Do you develop your own karts or is there a partnership with an existing manufacturer?

At the moment it’s built in house. We would take like a BirelART chassis and we’ve developed our electric components that go on top of it, the powertrain and battery. We get our batteries from an external company currently and are working on maximising performance of these.


What are the main challenges for the company?

Our main challenge when we first started was definitely the technology: we did a lot of work on the reliability. We are now in a good position where we are comfortable with that. We have a dedicated reliability engineer who goes to all the events.

Our second challenge is quite different: our mission is to get more families into motorsport, so we will always have the challenge to find the kids. It’s the younger classes we have more difficulty with. Once you get to junior age and you are 16, you’ve probably done something indoor. You may love racing and know that’s what you want to do. Those drivers are easier to find. But the 6 year olds, they are still young and their parents are more cautious as well. Those are more difficult to find and they need more training, so it takes a longer time to get them in. Once they are in, they are usually hooked on it and want to be a racing driver.


How is the situation in the UK with the infrastructure you need at the circuits to host electric racing?

In terms of infrastructure, there isn’t much here in the UK yet. But we’ve set ourselves up that we can go to any circuit a petrol kart can go to. We do have to take a generator with us, but we try to use HVO fuel. We recently worked with Speedy, who supply a generator with HVO fuel for us. That’s the only way we are able to run at the moment, because the circuits are not able to provide as much power as we need to charge a fleet of karts. Hopefully in the next few years we will see circuits more equipped to take on more electric karting. I don’t think we will completely wipe out petrol karting, and it’s not our objective. We are just trying to get more families into it, and at the moment electric is the most sustainable and fairest way to do that.



Central to your karting concept are confidence and resilience, the human aspect of the sport. How do the kids learn this?
You learn the human aspects of karting by doing it, like to win gracefully but also how to handle losing. The really young ones that come in, they think they will come first in their first race. They come in, they might come last and they get really upset. But over the next few races, they get more mature and they deal with that. You see them look into their own self development. That’s what we really want to encourage: kids looking at their own race skill. And in our current winter championship, we take a tutor with us where possible. In the morning we start with a track walk. The tutor will take them around and give them tips about the circuit, things to look out for throughout the day. We have three breaks within in the day in which we charge our karts. We try to fill those with some tuition or with some guest speakers for the kids to look at their self development, and try and guide them how to become better drivers since the karts are all equal in performance.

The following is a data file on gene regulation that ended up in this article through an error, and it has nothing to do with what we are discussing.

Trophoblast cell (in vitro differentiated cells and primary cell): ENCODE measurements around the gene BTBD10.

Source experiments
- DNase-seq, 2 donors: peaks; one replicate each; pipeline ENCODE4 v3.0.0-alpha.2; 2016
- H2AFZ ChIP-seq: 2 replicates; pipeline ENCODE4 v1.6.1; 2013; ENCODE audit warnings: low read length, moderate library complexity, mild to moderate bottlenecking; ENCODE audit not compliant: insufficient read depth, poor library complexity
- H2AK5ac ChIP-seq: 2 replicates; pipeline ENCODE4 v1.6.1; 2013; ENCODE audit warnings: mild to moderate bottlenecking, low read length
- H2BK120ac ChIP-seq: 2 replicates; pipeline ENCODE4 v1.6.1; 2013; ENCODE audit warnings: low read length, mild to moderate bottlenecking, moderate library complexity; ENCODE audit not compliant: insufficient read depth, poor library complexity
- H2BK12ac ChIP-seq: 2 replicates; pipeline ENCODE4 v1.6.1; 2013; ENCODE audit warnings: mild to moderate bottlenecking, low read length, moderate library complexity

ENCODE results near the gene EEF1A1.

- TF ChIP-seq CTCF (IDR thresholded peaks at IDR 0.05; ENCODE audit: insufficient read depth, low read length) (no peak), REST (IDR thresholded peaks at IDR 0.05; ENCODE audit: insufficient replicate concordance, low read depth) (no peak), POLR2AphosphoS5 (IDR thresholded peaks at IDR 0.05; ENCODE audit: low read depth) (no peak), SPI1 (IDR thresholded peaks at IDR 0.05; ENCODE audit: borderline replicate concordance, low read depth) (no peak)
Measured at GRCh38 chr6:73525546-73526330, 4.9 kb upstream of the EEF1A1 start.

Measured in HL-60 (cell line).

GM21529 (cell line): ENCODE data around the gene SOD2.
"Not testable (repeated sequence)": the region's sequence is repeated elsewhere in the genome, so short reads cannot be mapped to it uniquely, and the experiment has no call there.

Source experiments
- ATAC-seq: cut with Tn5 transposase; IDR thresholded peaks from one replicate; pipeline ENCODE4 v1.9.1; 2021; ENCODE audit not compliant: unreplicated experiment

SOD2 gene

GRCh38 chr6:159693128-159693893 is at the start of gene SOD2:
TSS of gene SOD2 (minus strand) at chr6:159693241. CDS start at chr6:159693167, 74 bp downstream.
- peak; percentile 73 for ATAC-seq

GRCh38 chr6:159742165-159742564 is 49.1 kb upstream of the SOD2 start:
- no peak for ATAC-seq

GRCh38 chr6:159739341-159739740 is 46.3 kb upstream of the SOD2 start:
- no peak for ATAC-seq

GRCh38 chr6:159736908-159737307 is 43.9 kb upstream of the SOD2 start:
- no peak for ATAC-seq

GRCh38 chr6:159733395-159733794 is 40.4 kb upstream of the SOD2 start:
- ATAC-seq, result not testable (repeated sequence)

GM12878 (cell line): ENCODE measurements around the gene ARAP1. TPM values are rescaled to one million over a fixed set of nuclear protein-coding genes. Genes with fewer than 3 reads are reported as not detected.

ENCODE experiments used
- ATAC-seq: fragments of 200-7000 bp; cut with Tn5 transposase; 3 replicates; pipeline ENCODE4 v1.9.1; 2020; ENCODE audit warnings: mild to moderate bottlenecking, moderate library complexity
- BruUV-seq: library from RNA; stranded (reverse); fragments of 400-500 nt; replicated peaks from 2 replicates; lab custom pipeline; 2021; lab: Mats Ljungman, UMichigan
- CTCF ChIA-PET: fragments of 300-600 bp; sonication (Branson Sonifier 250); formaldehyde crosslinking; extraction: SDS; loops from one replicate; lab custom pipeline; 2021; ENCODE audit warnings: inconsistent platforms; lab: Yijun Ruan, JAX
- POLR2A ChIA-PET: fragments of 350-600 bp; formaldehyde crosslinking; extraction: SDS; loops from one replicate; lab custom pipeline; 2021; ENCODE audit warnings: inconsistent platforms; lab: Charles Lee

What kind of lessons or insights has Rob Smedley brought from his own professional career in F1 to the company and karting concept?

Adriana: From what I’ve seen from working with him, there is definitely a really good way in which he manages the team. In pushing us all forward to be better, helping us to keep our sight on the challenge. Because it can be very difficult at times. Doing something completely new, you start and fail, and try again. He has a good way of encouraging the team to get back up. And if a day was perfect, he still wants to know what we can do to make it better tomorrow. He helps us to look forward and keep the motivation going. And make sure we don’t make the same mistake twice.

Rob: There’s a great carry over of methodology and ways of working from Formula 1 that make it the pinnacle of sport and the reason we are able to move so quickly in Total Karting Zero. Precision methods are really key in Formula 1 and it’s the same here, as well as using a data-led approach to decision making that allows us to clearly see developments and calculate change. I have also introduced to the team a culture of ‘fail fast’, in which we make rapid progress by trying, learning and trying again which comes hand-in-hand with encouraging continuous improvement. We learn from our technology every day and that means we make improvements to it. Formula 1 has really instilled in me that there’s always something that can be done better and we live that here at Total Karting Zero.